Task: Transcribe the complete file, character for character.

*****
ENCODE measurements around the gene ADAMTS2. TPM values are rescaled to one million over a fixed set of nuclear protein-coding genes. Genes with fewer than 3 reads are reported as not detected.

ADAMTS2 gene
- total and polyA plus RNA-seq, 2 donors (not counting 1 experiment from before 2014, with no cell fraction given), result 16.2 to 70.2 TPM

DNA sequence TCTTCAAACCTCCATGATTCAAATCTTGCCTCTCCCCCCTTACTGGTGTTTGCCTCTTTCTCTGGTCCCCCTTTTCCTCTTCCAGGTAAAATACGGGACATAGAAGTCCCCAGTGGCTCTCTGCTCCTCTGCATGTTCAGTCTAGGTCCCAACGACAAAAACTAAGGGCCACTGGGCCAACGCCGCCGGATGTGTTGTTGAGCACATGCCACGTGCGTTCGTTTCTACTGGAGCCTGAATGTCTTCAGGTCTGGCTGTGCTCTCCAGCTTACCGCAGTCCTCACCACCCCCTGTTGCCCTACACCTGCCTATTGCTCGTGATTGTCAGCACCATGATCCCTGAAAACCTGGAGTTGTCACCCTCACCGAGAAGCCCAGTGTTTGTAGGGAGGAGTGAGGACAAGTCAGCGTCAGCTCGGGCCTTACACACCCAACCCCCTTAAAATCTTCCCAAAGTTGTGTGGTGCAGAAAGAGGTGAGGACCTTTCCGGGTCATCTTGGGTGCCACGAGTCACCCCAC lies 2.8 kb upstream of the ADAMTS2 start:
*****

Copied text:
ENCODE measurements around the gene ADAMTS2. TPM values are rescaled to one million over a fixed set of nuclear protein-coding genes. Genes with fewer than 3 reads are reported as not detected.

ADAMTS2 gene
- total and polyA plus RNA-seq, 2 donors (not counting 1 experiment from before 2014, with no cell fraction given), result 16.2 to 70.2 TPM

DNA sequence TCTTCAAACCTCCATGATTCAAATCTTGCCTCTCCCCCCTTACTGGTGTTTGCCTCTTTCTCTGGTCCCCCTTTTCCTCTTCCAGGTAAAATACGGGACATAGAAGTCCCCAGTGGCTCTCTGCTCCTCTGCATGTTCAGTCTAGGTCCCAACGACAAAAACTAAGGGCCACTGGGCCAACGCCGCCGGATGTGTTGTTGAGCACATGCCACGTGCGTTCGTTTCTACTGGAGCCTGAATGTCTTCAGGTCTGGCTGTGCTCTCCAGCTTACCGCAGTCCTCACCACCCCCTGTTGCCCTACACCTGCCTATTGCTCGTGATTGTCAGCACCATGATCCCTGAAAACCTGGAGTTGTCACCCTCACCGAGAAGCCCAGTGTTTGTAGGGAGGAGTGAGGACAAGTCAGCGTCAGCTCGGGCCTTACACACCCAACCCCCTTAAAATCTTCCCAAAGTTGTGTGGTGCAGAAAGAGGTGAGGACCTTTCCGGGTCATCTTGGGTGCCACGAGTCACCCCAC lies 2.8 kb upstream of the ADAMTS2 start: